So what’s wrong with a monarchy?
Let’s look at the record. From the beginning of David’s reign (2884 – 876 BCE) until the destruction of the first Temple and death of the last king of Yehuda (3338 – 422 BCE), there were twenty one kings in Jerusalem.
Spanning a period of approximately half of that of the line of David, there were twenty one kings of the breakaway ten tribes. Every one of the northern kings was an idol worshipper, and a good majority of the population of the ten northern tribes followed their leaders’ example. Nearly half of the kings in Jerusalem were themselves idol worshippers (Achaz, Menashe, Amon etc.), some in a most disgusting and insane of ways.
But Jewish history is not just a story of kings and their families. It’s just that, to a large extent, the king was responsible for the religious life of his people. When a king was bad, most of the people went with him. When he was good, his people could soar to majestic heights. A Jewish king was a leader in every sense of the word – and in every direction. And there lies the danger of the monarchy. For if everything rests on the shoulders of one man, it stands or falls with him. If those shoulders should buckle under the weight, the whole house can tumble. Under the Shoftim (the Judges) however, there was much more room for individual movement. The judge didn’t enjoy the all-powerful influence over the kingdom’s daily life that the kings would later inherit, so even if a judge went bad, the nation wasn’t centralized enough to be drawn down with him.
Perhaps because judges held less power than kings, or perhaps because of the nature of the institution, corruption and idol worship were not generally associated with the position.
The book of Kings, appropriately, covers the period of Jewish history in which Jewish kings ruled over the Jewish nation in the Jewish land. We are lead from the death of King David (2924, or 836), until the destruction of the first Temple (3338, or 422 BCE). The destruction of the first Temple marked the end of the reign of the last king of Judah (Yehuda). The book of Kings spans the years from the Jewish commonwealth’s greatest era to the tragedy that seemed certain to bring an end to Judaism itself.
The forty year rule of King Solomon (Shlomo – the son of David) was a rule of peace and prosperity. It was the high point in Jewish history – the time when the nation dwelt in Israel, while remaining safe from hostile neighbors, and free to come to worship and serve G-d at their Temple in Jerusalem. During this period the nation had the means and, by all accounts, the desire to serve G-d in their Temple. But this near-perfect situation was not to last. Even before Solomon’s death, the seeds of revolt and intrigue had already been planted.
Rechavam, the son of Solomon, was set to inherit the empire from his father. But G-d was leading events in another direction. For no clear reason, Rechavam chose to oppress his own people “My father gave you a heavy burden (of taxes and national service), and I will add to your burden. My father rebuked you with clubs, and I will rebuke you with thorns” (I Kings 12; 14).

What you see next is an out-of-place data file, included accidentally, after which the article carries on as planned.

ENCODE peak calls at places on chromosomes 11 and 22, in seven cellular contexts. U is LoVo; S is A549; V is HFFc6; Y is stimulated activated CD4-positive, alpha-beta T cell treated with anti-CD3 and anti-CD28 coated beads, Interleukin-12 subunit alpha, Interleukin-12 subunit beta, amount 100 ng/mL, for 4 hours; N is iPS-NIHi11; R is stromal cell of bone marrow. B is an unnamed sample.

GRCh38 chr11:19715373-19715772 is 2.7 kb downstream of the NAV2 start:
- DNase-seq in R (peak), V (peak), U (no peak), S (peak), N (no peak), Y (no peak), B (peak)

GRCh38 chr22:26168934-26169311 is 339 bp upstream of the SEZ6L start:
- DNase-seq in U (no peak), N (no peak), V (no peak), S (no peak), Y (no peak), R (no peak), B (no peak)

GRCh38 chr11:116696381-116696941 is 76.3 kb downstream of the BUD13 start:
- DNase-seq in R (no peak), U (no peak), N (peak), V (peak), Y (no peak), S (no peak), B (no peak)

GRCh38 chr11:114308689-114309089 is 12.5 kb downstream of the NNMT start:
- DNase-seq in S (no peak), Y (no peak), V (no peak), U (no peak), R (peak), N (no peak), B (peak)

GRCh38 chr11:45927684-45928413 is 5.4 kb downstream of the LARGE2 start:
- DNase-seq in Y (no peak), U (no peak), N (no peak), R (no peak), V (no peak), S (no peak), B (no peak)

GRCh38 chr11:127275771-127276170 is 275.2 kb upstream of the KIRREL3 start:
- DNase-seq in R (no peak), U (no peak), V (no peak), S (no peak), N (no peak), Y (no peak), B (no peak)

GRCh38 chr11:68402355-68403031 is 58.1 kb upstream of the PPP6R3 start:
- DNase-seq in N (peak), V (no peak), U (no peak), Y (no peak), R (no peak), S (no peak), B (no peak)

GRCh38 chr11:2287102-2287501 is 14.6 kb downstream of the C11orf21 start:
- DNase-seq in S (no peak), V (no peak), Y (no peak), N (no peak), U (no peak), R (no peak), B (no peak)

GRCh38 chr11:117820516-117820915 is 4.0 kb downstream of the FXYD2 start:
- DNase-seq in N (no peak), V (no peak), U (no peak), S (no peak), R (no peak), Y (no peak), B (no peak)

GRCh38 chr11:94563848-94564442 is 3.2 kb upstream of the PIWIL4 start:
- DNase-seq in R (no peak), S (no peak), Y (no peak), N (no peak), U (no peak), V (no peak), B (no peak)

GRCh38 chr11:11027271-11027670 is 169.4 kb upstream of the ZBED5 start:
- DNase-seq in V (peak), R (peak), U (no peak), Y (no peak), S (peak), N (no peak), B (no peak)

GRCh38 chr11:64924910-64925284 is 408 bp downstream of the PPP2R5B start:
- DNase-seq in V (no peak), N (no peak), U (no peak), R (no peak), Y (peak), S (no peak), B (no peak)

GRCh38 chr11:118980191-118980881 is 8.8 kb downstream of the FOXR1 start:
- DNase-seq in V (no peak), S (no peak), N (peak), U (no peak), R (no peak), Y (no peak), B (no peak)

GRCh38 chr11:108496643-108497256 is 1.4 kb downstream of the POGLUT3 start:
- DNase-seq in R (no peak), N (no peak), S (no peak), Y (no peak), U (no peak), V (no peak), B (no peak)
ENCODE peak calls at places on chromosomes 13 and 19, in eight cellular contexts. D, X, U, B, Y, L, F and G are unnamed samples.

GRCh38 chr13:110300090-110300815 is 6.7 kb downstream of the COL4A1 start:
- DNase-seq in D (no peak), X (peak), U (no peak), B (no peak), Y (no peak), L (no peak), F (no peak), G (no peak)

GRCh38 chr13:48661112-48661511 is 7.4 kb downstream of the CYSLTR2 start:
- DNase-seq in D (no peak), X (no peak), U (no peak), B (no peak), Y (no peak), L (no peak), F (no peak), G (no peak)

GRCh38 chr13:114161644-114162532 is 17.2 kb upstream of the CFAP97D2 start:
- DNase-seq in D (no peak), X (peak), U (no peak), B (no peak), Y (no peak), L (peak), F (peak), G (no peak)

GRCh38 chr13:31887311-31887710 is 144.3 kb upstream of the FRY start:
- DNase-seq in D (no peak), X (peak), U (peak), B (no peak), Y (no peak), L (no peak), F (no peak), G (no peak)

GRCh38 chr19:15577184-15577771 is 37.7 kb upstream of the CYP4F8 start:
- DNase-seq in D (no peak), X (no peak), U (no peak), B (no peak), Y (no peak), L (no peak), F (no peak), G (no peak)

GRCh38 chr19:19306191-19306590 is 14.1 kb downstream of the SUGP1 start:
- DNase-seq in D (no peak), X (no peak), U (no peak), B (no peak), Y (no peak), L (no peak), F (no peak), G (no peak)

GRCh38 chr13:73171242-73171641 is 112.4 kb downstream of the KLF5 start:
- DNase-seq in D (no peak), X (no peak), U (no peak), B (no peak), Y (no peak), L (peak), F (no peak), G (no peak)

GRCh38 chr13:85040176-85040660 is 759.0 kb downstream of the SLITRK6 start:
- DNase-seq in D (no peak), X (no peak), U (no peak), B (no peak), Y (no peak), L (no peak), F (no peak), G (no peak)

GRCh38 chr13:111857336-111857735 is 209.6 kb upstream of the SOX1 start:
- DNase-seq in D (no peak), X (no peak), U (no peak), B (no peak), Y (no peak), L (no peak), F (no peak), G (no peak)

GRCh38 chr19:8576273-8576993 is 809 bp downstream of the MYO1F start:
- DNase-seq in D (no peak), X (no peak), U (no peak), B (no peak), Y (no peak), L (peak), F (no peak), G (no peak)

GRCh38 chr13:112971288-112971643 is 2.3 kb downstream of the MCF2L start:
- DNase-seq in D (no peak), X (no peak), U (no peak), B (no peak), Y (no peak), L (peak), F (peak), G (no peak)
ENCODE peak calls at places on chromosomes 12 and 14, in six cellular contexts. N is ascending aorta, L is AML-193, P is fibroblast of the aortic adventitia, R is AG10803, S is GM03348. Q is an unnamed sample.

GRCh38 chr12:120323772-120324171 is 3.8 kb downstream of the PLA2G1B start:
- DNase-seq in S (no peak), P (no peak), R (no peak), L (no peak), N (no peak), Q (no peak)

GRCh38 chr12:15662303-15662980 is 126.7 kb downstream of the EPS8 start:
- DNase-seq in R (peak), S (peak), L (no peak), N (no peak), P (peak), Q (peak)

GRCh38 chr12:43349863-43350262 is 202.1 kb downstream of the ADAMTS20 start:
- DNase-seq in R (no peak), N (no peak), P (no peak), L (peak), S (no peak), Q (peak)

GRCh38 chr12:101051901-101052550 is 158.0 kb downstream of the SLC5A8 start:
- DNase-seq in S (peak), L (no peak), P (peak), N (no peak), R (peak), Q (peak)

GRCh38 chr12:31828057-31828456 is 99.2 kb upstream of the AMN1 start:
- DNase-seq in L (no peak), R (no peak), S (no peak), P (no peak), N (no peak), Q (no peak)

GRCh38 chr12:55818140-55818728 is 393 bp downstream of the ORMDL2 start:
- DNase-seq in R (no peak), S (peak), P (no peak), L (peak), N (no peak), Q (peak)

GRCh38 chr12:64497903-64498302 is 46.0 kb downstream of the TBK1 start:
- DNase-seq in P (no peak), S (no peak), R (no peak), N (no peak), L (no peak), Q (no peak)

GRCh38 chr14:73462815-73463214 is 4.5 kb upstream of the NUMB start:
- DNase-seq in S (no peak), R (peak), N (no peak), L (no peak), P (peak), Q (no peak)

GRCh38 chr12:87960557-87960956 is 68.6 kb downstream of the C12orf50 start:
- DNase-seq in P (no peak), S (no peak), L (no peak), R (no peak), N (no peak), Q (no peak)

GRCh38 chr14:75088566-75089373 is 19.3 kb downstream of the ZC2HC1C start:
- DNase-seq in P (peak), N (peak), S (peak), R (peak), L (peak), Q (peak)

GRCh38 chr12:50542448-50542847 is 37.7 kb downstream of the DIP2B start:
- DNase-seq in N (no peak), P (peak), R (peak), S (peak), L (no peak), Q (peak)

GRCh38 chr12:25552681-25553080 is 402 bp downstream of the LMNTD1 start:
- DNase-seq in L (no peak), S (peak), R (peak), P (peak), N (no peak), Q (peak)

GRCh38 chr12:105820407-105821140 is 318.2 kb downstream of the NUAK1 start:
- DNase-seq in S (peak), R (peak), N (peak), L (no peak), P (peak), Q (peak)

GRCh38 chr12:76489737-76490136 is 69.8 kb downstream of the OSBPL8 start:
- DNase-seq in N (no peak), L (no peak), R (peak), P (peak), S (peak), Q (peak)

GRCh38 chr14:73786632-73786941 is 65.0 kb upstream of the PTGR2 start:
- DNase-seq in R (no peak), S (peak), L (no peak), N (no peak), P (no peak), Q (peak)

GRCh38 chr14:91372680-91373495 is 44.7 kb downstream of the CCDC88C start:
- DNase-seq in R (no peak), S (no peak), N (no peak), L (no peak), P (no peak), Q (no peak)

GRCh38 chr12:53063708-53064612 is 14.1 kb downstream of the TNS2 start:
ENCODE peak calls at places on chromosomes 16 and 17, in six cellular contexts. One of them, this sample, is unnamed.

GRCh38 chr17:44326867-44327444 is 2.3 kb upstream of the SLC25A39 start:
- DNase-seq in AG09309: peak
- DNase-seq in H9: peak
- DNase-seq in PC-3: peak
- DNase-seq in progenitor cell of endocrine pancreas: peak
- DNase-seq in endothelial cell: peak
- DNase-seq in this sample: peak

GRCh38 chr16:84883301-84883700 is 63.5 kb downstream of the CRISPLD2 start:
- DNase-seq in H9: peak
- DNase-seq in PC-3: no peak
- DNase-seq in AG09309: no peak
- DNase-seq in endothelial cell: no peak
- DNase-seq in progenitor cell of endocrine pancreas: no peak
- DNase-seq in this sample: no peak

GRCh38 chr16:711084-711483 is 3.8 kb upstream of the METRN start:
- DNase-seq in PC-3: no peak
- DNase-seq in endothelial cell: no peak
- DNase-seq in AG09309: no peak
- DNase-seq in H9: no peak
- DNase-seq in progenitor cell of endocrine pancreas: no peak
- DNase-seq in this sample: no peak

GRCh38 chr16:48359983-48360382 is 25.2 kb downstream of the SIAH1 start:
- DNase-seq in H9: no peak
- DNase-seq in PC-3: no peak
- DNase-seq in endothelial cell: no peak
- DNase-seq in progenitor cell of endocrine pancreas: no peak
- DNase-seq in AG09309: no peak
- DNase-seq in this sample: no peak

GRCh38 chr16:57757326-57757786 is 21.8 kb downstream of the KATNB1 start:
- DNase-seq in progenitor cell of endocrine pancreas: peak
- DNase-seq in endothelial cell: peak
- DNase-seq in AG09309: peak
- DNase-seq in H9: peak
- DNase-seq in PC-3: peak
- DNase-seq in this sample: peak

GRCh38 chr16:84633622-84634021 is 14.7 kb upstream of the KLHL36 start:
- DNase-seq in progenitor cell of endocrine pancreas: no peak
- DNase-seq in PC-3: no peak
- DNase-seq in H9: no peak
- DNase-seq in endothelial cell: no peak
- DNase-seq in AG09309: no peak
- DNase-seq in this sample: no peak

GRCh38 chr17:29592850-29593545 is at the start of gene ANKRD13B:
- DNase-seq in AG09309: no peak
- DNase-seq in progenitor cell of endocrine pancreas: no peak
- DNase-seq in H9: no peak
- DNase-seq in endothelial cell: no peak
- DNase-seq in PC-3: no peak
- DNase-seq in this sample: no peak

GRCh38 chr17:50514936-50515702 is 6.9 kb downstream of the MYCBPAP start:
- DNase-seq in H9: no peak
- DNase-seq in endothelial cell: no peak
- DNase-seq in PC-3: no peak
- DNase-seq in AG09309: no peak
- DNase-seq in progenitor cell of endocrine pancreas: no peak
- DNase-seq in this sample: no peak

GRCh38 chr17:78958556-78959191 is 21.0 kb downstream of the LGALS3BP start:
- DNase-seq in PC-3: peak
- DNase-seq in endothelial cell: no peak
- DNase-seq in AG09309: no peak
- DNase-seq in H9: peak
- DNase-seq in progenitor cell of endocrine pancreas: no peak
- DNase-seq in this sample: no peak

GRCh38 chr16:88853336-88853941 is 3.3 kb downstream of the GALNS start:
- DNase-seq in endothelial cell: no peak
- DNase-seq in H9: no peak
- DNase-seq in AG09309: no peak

The majority of the nation – the ten northern tribes – rebelled against the rule of Rechavam and broke off to form a new country under the rule of Yeravam ben Nevat. This part of the Jewish people quickly fell to the deepest depths of idol worship from which they never recovered. Around 250 years later, the ten tribes were exiled and scattered by Sancheriv – the king of Assyria (what is known today, more or less, as northern Iraq).
What had made Rechavam – the son of the wisest of men – do something so stupid? With nothing more than the text of the Tanach (Bible) itself, we can see that this “insane” decision was no different from that of Pharaoh who chose to fight a suicidal battle against the Almighty G-d. “The hearts of kings are in the hand of G-d.” There are times when G-d Himself intervenes in history, sometimes even partially suspending a person’s free will.
This was one of those times. How do we know? Just read verse 15:
“And the king did not listen to the people, for it was caused by G-d in order to uphold His word that He had sent…to Yeravam.”
It was this reality – a reality of two opposing Jewish nations – that was to be the setting for most of the rest of the book of Kings. The people of the northern kingdom generally followed their kings away from the service of G-d (and away from Jerusalem – to the point where their kings even placed road blocks to prevent pilgrimages) in a mad, chaotic excess of idol worship. In the other kingdom, those loyal to the line of David also looked to their kings for leadership.
And how were the people of the southern kingdom led? That depends on who was in charge. It was the moral mood of a particular king that decided the moral mood of the entire nation. Over and over we read of this or that king slipping to astonishing depths of depravity… and of his people following at his heels. Then, his son or grandson claims the throne and brings G-d back to the Jewish people, and the Jewish people back to G-d. For one example of many, see the lives of Achaz, his son Chizkiya and his son Menashe (II Melachim 16, 18 – 21).
Despite many great moments in the history of the kings of Yehuda (Judah), the overall trend was down. Prophets like Isaiah and Jeremiah warned of the coming destruction but were not heard by enough – and were even persecuted or killed by some. The moral tone of G-d’s people spiraled downward until there was no saving the nation. G-d had only given us the land of Israel and the Temple on the condition that we follow his Mitzvos (see Deuteronomy 8) and we weren’t living up to our side of the bargain.
The book of Kings ends with the greatest of tragedies the destruction of the holy Temple and exile of its people at the hands of the Babylonian king, Nevudchadnezar.